Where African nations do seek to implement protectionist measures, they tend to be extremely high profile, however, and are often perceived as being specifically 'anti-colonialist'. For example, Zimbabwe introduced a disastrous land-resettlement programme that was nominally designed to address longstanding imbalances in land ownership, but that served to reward government cronies – and all but destroy the country's vital agricultural sector. The government has now promulgated indigenisation legislation under which all firms will be required to divest a 51 per cent stake to indigenous (black) Zimbabweans, with the mines minister stating that the initial focus will be on mines along the mineral-rich Great Dyke region because of their 'skewed' ownership pattern. However, this legislation is opposed by one-half of the country's 'government of national unity', and remains subject to intense political pressures. In late May, for example, the Zimbabwean president stated that mines would not be expropriated, and that the local ownership law would be 'refined' to enable mining companies to expand their operations.


Corruption and the selective application of legislation also remain pervasive problems. Although a number of African governments have pledged to tackle graft within the public sector, businessmen can face requests for 'gifts' – often small-scale – on a daily basis. This is in part a reflection of the poor quality of the bureaucracy in many regional states, but is also a function of often opaque operating environments in which cronyism can thrive.

However, corruption is not just a small-scale issue. For example, the former Kenyan president, Daniel arap Moi, was implicated in the Goldenberg scandal, involving extra-legal subsidies of gold exports, as well as accepting a $2m cash bribe relating to the approval of an investment.

In early 2010, the current Kenyan prime minister, Raila Odinga, suspended the ministers of agriculture and education for alleged involvement in the diversion of millions of dollars of public funds from subsidised maize and a donor-backed free primary education scheme.

The corruption issue seems unlikely to be resolved in the short or medium term: although a growing number of African administrations are publicly committed to the eradication of graft, there is a widespread belief among local electorates that high-profile anti-corruption cases are more about attacking political opponents. Nor are there signs of a decrease in bribes paid by international operators. According to Transparency International's 2008 Bribe Payers Index, firms from the so-called BRICs (Brazil, Russia, India and China), whose involvement in Africa is growing, are more likely to offer 'incentives'.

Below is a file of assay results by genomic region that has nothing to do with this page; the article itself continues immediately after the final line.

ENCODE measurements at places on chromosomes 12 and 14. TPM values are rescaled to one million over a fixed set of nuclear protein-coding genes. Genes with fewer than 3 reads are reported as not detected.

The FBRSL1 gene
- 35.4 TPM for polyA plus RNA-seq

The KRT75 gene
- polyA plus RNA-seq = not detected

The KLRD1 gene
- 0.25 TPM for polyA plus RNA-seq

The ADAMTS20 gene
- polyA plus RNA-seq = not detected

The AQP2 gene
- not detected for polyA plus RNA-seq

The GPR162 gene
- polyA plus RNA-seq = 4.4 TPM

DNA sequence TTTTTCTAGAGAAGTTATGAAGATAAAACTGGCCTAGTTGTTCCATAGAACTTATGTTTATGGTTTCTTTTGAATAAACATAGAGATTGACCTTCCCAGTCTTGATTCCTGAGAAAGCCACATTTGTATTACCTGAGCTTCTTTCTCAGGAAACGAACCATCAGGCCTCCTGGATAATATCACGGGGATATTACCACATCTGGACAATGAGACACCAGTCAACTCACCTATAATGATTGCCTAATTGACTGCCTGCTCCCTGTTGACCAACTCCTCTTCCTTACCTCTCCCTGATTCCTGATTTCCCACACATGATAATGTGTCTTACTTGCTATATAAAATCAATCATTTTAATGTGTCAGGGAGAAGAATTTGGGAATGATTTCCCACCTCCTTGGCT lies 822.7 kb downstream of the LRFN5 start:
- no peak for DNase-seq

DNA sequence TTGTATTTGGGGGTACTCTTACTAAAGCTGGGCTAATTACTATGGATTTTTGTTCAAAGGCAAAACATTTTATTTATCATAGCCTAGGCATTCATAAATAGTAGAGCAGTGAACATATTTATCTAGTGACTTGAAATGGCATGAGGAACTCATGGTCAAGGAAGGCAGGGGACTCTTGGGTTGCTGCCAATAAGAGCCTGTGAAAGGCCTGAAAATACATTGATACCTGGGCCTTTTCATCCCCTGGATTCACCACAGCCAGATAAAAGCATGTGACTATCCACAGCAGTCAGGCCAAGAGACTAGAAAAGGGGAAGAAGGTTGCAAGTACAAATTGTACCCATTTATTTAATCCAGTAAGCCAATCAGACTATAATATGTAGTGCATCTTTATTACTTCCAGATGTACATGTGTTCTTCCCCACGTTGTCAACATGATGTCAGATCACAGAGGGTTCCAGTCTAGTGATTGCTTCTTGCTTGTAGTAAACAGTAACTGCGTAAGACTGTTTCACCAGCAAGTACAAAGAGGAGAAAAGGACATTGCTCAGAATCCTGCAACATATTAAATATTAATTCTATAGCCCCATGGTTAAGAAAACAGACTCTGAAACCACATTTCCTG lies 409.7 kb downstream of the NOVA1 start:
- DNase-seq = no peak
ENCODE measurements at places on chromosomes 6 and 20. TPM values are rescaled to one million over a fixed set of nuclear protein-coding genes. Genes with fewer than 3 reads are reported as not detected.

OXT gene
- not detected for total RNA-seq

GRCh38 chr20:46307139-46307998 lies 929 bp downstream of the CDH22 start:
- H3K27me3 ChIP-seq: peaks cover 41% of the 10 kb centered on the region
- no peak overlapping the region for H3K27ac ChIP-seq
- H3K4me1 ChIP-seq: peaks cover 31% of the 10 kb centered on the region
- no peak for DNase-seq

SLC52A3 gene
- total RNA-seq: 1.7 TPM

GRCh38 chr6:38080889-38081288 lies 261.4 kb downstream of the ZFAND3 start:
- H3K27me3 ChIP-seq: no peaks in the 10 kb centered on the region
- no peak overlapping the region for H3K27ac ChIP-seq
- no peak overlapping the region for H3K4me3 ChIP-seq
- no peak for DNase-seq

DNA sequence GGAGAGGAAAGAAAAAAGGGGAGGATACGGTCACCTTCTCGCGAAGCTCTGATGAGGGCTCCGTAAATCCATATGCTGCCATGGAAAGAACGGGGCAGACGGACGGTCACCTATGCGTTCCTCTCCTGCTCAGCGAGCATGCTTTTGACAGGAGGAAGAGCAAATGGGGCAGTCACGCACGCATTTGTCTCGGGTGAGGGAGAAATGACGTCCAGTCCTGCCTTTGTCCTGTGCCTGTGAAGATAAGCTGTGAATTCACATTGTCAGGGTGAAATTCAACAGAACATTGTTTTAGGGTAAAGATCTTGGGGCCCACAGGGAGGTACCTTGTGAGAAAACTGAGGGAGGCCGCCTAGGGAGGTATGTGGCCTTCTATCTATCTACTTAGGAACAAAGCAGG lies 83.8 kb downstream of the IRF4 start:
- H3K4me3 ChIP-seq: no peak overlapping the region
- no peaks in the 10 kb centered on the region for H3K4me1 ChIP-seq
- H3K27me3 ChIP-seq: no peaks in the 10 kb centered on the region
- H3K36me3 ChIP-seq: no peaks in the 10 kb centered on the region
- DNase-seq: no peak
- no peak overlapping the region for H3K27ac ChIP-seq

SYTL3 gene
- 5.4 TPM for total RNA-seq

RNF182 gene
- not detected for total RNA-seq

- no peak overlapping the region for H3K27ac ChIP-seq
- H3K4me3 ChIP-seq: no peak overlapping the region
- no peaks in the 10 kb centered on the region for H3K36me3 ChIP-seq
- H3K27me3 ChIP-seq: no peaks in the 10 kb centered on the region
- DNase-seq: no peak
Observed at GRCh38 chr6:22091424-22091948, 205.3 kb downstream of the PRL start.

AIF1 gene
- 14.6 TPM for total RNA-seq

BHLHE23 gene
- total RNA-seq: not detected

Other challenges will have to be faced on a day-to-day basis. Chief among these are the difficulties posed by infrastructural constraints. Following years of underinvestment (or, in Gabon's case, poorly targeted investment), African transport infrastructures are notoriously inadequate. Less than 10 per cent of Gabon's 10,500km of roads were paved as of 2000, for example, and although there has been investment since then, maintenance of the road network remains poor, and there is still no direct road linking the capital, Libreville, and the second-largest city, Port-Gentil. In the case of Zambia, transport problems are compounded by the country's landlocked status, and in the DRC by the sheer size of the national territory (which is more than 900,000 square miles or roughly the size of western Europe). However, even where states have access to the sea, port facilities are often inadequate, while safety concerns bedevil air transport.

Human resources

As well as making it difficult for investors to convey products to market, transport constraints can make it difficult for employees to get to work. This is likely to compound already high levels of absenteeism (or simply unpredictable attendance) caused by the AIDS pandemic. African governments have invested substantial sums in AIDS education programmes and the provision of antiretroviral medication, and data from UNAIDS suggest that rates are beginning to stabilise. Nevertheless, some 22.5m Africans are living with HIV, and absenteeism – whether because of personal illness or the need to look after family members – is likely to be a serious issue. It could also be a costly one – in states such as Zambia, where the public health system is poor, many employees rely on company-run insurance schemes for medical care.